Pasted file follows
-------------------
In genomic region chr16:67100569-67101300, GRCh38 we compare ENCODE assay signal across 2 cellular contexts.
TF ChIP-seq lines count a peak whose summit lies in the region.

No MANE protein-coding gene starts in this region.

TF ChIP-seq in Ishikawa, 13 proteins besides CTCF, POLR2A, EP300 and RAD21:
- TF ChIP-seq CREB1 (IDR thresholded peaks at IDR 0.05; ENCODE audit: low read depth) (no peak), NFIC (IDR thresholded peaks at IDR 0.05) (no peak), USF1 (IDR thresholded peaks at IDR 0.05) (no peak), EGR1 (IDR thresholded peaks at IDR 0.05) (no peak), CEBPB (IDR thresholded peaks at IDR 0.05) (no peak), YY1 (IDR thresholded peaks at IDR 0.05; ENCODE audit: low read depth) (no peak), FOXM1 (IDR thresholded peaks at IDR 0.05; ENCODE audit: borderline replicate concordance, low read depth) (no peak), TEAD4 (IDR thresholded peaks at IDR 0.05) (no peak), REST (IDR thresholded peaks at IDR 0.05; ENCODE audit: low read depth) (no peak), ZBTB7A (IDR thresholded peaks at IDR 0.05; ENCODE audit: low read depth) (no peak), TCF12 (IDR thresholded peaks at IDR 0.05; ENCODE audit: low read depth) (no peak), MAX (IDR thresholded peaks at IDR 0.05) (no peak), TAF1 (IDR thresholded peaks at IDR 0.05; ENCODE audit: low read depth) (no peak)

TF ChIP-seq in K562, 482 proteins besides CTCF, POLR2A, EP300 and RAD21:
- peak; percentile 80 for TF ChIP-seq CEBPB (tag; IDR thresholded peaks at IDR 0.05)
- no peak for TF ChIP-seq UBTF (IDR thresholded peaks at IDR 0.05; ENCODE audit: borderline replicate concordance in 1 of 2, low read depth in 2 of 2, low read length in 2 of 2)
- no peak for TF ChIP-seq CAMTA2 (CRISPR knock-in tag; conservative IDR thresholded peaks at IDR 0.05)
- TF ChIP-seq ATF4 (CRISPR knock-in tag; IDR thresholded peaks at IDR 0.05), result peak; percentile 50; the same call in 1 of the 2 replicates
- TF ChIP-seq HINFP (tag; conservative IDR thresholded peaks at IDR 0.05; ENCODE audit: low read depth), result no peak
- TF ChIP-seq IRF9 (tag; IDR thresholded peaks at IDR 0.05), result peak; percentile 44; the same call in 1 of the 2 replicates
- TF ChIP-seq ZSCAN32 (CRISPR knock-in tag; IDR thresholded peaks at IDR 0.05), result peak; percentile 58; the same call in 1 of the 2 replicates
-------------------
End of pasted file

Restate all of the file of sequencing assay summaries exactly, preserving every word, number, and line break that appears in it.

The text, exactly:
In genomic region chr16:67100569-67101300, GRCh38 we compare ENCODE assay signal across 2 cellular contexts.
TF ChIP-seq lines count a peak whose summit lies in the region.

No MANE protein-coding gene starts in this region.

TF ChIP-seq in Ishikawa, 13 proteins besides CTCF, POLR2A, EP300 and RAD21:
- TF ChIP-seq CREB1 (IDR thresholded peaks at IDR 0.05; ENCODE audit: low read depth) (no peak), NFIC (IDR thresholded peaks at IDR 0.05) (no peak), USF1 (IDR thresholded peaks at IDR 0.05) (no peak), EGR1 (IDR thresholded peaks at IDR 0.05) (no peak), CEBPB (IDR thresholded peaks at IDR 0.05) (no peak), YY1 (IDR thresholded peaks at IDR 0.05; ENCODE audit: low read depth) (no peak), FOXM1 (IDR thresholded peaks at IDR 0.05; ENCODE audit: borderline replicate concordance, low read depth) (no peak), TEAD4 (IDR thresholded peaks at IDR 0.05) (no peak), REST (IDR thresholded peaks at IDR 0.05; ENCODE audit: low read depth) (no peak), ZBTB7A (IDR thresholded peaks at IDR 0.05; ENCODE audit: low read depth) (no peak), TCF12 (IDR thresholded peaks at IDR 0.05; ENCODE audit: low read depth) (no peak), MAX (IDR thresholded peaks at IDR 0.05) (no peak), TAF1 (IDR thresholded peaks at IDR 0.05; ENCODE audit: low read depth) (no peak)

TF ChIP-seq in K562, 482 proteins besides CTCF, POLR2A, EP300 and RAD21:
- peak; percentile 80 for TF ChIP-seq CEBPB (tag; IDR thresholded peaks at IDR 0.05)
- no peak for TF ChIP-seq UBTF (IDR thresholded peaks at IDR 0.05; ENCODE audit: borderline replicate concordance in 1 of 2, low read depth in 2 of 2, low read length in 2 of 2)
- no peak for TF ChIP-seq CAMTA2 (CRISPR knock-in tag; conservative IDR thresholded peaks at IDR 0.05)
- TF ChIP-seq ATF4 (CRISPR knock-in tag; IDR thresholded peaks at IDR 0.05), result peak; percentile 50; the same call in 1 of the 2 replicates
- TF ChIP-seq HINFP (tag; conservative IDR thresholded peaks at IDR 0.05; ENCODE audit: low read depth), result no peak
- TF ChIP-seq IRF9 (tag; IDR thresholded peaks at IDR 0.05), result peak; percentile 44; the same call in 1 of the 2 replicates
- TF ChIP-seq ZSCAN32 (CRISPR knock-in tag; IDR thresholded peaks at IDR 0.05), result peak; percentile 58; the same call in 1 of the 2 replicates